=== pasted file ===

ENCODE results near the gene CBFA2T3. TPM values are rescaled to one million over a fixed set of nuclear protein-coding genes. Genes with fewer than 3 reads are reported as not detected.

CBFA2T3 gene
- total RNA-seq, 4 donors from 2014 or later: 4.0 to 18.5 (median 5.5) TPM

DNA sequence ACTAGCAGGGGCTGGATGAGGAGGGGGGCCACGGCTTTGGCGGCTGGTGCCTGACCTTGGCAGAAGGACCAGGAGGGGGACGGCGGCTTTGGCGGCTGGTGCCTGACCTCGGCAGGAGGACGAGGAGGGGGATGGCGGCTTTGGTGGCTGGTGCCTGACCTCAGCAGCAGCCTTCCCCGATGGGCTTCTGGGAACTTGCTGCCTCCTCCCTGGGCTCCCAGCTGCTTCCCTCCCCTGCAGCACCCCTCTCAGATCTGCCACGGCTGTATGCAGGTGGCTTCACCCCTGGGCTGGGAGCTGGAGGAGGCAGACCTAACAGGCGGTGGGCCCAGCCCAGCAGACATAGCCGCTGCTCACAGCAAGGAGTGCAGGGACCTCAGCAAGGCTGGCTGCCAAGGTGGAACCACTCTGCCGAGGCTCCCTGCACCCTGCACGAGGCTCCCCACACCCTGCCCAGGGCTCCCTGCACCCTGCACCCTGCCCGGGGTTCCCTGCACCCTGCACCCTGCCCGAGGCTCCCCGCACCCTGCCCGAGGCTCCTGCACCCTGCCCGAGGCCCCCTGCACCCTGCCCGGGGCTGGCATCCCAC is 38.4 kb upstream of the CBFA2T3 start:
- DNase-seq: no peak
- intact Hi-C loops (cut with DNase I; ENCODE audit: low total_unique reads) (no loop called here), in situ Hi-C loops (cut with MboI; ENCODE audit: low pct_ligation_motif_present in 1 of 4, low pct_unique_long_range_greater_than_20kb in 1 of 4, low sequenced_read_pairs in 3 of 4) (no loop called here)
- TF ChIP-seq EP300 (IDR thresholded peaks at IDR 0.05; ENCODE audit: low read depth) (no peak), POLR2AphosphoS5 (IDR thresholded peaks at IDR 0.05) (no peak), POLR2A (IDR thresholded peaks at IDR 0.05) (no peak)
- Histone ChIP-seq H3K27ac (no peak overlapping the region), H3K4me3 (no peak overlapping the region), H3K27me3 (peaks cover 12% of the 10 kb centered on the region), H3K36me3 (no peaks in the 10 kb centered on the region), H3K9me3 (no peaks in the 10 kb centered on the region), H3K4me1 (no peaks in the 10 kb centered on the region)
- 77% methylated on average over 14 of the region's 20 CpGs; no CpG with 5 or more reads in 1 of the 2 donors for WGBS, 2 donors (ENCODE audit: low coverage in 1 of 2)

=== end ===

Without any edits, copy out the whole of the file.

ENCODE results near the gene CBFA2T3. TPM values are rescaled to one million over a fixed set of nuclear protein-coding genes. Genes with fewer than 3 reads are reported as not detected.

CBFA2T3 gene
- total RNA-seq, 4 donors from 2014 or later: 4.0 to 18.5 (median 5.5) TPM

DNA sequence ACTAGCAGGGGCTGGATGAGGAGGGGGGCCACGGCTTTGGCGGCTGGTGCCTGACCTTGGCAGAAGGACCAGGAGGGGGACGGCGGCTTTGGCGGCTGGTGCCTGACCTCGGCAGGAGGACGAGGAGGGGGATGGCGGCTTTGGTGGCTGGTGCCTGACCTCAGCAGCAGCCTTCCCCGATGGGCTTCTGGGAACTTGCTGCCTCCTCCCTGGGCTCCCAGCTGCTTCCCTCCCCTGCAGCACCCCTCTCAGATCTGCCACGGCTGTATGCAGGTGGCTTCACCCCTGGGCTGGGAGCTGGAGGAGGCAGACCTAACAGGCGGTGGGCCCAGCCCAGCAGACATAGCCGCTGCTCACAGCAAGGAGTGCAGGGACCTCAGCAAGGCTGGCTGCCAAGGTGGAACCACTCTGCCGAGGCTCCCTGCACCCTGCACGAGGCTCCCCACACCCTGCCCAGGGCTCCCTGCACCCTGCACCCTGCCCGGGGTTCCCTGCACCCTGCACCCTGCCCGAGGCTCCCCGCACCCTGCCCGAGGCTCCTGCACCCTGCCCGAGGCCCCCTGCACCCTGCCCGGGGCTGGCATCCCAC is 38.4 kb upstream of the CBFA2T3 start:
- DNase-seq: no peak
- intact Hi-C loops (cut with DNase I; ENCODE audit: low total_unique reads) (no loop called here), in situ Hi-C loops (cut with MboI; ENCODE audit: low pct_ligation_motif_present in 1 of 4, low pct_unique_long_range_greater_than_20kb in 1 of 4, low sequenced_read_pairs in 3 of 4) (no loop called here)
- TF ChIP-seq EP300 (IDR thresholded peaks at IDR 0.05; ENCODE audit: low read depth) (no peak), POLR2AphosphoS5 (IDR thresholded peaks at IDR 0.05) (no peak), POLR2A (IDR thresholded peaks at IDR 0.05) (no peak)
- Histone ChIP-seq H3K27ac (no peak overlapping the region), H3K4me3 (no peak overlapping the region), H3K27me3 (peaks cover 12% of the 10 kb centered on the region), H3K36me3 (no peaks in the 10 kb centered on the region), H3K9me3 (no peaks in the 10 kb centered on the region), H3K4me1 (no peaks in the 10 kb centered on the region)
- 77% methylated on average over 14 of the region's 20 CpGs; no CpG with 5 or more reads in 1 of the 2 donors for WGBS, 2 donors (ENCODE audit: low coverage in 1 of 2)